Last but not least, questions like these mean you can go beyond the generalizations that often accompany interviews and gain some insight into how the candidate actually performed in the role.
7. Why did you leave your current company?
Here it is one of interviewing questions that is sure to make any job seeker cringe. Because no one wants to look like badmouthing a previous boss or employer, which makes this one difficult for applicants to answer.
However, asking this question will give you greater insight into the person's professional history, as well as help you identify red flags that might indicate that the candidate isn't the best for this job.
Questions to Ask in An Interview
8. What is one skill you would like to improve and what are your plans to do it?
If you previously relied on the cliché “what is your greatest weakness” question, give this one a try.
Instead of asking the interviewee to point out his/her flaws and punch holes in their own candidacy, you can turn things around by focusing on areas of improvement.
In addition, the second part of this question gives the applicant the opportunity to redeem themselves by explaining what action plans he/she has to continue to grow and develop in his/her own field.
9. What excites you most about this position?
Skills can be taught, but there's one thing you can't, and that is enthusiasm. When the interviewee is genuinely excited about the opportunity, it usually translates to an excellent job and greater longevity with your company.
Ask the prospective employee what initially drew him or her to the position. What made him most excited about the prospect of working there?
Doing so will not only confirm his/her understanding of the role's duties once again, it will also give you the opportunity to find out what aspects of the job interest him/her the most.
10. What do you like to do outside of work?
While this is not one of the most common interview questions, it is important to remember that you are hiring the entirety of the person. So, you want someone you and your team can connect with, not a robot who can't bond, share interests, and build relationships.
If you don't feel comfortable asking questions like this in the formal setting of an actual interview, you don’t need to force him/her for answering this question. Instead, you can work on small talk before or after you sit down.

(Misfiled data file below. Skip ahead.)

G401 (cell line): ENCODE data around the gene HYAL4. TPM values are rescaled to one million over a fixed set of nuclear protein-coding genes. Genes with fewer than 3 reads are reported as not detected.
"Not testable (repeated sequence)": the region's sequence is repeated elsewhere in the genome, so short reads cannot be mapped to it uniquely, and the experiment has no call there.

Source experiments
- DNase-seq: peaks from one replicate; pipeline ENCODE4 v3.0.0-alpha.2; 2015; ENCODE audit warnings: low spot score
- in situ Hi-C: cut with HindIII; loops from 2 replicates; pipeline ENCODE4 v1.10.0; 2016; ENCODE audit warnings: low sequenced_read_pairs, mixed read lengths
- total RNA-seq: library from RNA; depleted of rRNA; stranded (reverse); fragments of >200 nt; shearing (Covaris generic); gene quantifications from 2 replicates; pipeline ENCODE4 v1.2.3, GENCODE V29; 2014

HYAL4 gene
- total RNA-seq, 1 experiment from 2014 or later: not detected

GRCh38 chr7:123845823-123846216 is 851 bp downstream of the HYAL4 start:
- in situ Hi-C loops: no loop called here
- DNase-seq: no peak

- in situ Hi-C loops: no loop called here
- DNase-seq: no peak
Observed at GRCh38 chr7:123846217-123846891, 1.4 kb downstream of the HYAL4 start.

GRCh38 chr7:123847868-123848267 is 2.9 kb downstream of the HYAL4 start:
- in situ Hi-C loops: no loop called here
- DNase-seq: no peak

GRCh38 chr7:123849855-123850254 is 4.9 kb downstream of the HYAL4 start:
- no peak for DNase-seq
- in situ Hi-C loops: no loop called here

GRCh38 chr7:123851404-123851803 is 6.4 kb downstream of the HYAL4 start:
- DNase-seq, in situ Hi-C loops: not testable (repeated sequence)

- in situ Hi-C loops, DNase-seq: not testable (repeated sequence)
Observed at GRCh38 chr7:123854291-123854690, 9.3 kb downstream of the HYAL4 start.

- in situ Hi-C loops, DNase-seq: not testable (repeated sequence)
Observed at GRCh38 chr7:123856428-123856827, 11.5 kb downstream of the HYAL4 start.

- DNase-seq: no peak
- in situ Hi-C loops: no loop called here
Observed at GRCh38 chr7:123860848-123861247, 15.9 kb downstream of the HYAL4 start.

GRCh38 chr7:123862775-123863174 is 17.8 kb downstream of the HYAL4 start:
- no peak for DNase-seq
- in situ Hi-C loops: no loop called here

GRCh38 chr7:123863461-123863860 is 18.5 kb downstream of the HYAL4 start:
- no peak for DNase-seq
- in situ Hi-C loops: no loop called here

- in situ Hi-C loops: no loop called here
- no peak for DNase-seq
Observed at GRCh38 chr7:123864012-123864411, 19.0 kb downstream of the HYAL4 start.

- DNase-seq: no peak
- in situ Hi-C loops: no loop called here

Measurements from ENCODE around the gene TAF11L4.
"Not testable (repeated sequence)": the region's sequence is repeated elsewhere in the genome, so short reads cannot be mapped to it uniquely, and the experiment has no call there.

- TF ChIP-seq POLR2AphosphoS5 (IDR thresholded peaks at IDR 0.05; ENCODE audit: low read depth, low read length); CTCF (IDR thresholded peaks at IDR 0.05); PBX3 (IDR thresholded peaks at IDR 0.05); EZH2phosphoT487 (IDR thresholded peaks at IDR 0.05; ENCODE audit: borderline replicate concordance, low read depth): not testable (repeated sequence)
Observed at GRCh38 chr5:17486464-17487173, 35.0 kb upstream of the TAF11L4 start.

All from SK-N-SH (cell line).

This way, you'll have the opportunity to connect with that candidate on a more personal level, while also getting a more holistic view of what moved him or her.
For more human resources interviewing tips, you can scroll down and head to the next section.
Interview Questions and Answers
In this section, you’ll learn more about interviewing questions with their answer to help you understand better and get your dream job.
1. Tell me about yourself
This is instantly a question that will be asked by the interviewer. This question has purpose for the interviewer to understand your qualifications, what led you to this job, and why you think you would be a good fit for the job and the company.
You can start by describing your background with a summary of your most impressive responsibilities. And then briefly summarize your previous experience with key achievements. And then you can end it with how you found the new job and why it’s a good fit for you and your goals.
Example: “I am an ambitious and driven individual. I thrive in a goal-oriented environment where I can constantly challenge myself personally and professionally. I am always looking for an opportunity to do better and grow. These characteristics have helped me achieve success in my career. For example, I was promoted three times in less than two years in my last position.”
2. What makes you unique?
Interviewers often ask this question to identify why you may be more qualified than other candidates they interview. To answer that, focus on why hiring you will benefit the employer. Since you don't know the other applicants, it may be difficult to think about your answer in relation to them. Addressing why your background makes you a good fit lets employers know why your traits and qualifications make you a strong and great candidate and the person for the job.
Example: “What makes me unique is my ability to meet and exceed deadlines. In my previous role, my manager consistently praised me for completing my projects efficiently with a high level of quality. This allowed me to take on additional responsibilities and eventually led to a promotion.”
3. Why do you want to work here?
Often times, interviewers ask this question to know if you are taking the time to research the company and think critically about whether or not you are a good fit. The best way to prepare for these questions is to do your homework and learn about the products, services, mission, history, and culture of this workplace. In your answer, state aspects of the company that interest you and align with your values and career development and goals.
Example: “The company’s mission to help college grads pay off their student loan debt resonates with me. I’ve been in student loan debt myself and would love the opportunity to work with a company that’s making a difference. Finding a company with a positive work environment and values that align with my own has remained a priority throughout my job search and this company ranks at the top of the list.”